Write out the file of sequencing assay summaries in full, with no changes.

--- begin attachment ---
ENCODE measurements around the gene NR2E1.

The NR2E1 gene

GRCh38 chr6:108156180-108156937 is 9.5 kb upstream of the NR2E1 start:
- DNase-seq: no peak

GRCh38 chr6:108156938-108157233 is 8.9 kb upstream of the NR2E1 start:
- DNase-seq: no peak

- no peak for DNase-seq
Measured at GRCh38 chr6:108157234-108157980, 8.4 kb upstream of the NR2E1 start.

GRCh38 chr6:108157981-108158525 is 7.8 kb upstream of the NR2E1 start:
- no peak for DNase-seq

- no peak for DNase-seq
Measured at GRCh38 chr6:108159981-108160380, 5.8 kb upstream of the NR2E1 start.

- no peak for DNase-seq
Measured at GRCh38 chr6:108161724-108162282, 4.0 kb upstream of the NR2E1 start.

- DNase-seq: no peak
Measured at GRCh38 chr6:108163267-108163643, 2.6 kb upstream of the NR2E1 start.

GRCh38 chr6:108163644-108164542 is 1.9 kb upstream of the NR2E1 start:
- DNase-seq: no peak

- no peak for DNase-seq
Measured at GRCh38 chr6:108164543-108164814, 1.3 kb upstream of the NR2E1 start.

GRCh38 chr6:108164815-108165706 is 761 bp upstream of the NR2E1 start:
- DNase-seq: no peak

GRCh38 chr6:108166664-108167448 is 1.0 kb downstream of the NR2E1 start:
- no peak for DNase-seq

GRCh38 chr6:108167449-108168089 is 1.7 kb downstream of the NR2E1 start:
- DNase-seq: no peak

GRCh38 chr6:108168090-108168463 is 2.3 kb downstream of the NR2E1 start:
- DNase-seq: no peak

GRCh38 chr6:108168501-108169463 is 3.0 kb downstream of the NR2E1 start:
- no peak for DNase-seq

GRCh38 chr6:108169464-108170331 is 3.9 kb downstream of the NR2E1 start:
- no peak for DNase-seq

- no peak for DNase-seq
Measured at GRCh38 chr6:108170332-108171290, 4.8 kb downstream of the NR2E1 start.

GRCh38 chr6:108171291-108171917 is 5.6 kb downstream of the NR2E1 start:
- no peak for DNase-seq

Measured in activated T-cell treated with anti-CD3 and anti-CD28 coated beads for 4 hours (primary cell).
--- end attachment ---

ENCODE measurements around the gene NR2E1.

The NR2E1 gene

GRCh38 chr6:108156180-108156937 is 9.5 kb upstream of the NR2E1 start:
- DNase-seq: no peak

GRCh38 chr6:108156938-108157233 is 8.9 kb upstream of the NR2E1 start:
- DNase-seq: no peak

- no peak for DNase-seq
Measured at GRCh38 chr6:108157234-108157980, 8.4 kb upstream of the NR2E1 start.

GRCh38 chr6:108157981-108158525 is 7.8 kb upstream of the NR2E1 start:
- no peak for DNase-seq

- no peak for DNase-seq
Measured at GRCh38 chr6:108159981-108160380, 5.8 kb upstream of the NR2E1 start.

- no peak for DNase-seq
Measured at GRCh38 chr6:108161724-108162282, 4.0 kb upstream of the NR2E1 start.

- DNase-seq: no peak
Measured at GRCh38 chr6:108163267-108163643, 2.6 kb upstream of the NR2E1 start.

GRCh38 chr6:108163644-108164542 is 1.9 kb upstream of the NR2E1 start:
- DNase-seq: no peak

- no peak for DNase-seq
Measured at GRCh38 chr6:108164543-108164814, 1.3 kb upstream of the NR2E1 start.

GRCh38 chr6:108164815-108165706 is 761 bp upstream of the NR2E1 start:
- DNase-seq: no peak

GRCh38 chr6:108166664-108167448 is 1.0 kb downstream of the NR2E1 start:
- no peak for DNase-seq

GRCh38 chr6:108167449-108168089 is 1.7 kb downstream of the NR2E1 start:
- DNase-seq: no peak

GRCh38 chr6:108168090-108168463 is 2.3 kb downstream of the NR2E1 start:
- DNase-seq: no peak

GRCh38 chr6:108168501-108169463 is 3.0 kb downstream of the NR2E1 start:
- no peak for DNase-seq

GRCh38 chr6:108169464-108170331 is 3.9 kb downstream of the NR2E1 start:
- no peak for DNase-seq

- no peak for DNase-seq
Measured at GRCh38 chr6:108170332-108171290, 4.8 kb downstream of the NR2E1 start.

GRCh38 chr6:108171291-108171917 is 5.6 kb downstream of the NR2E1 start:
- no peak for DNase-seq

Measured in activated T-cell treated with anti-CD3 and anti-CD28 coated beads for 4 hours (primary cell).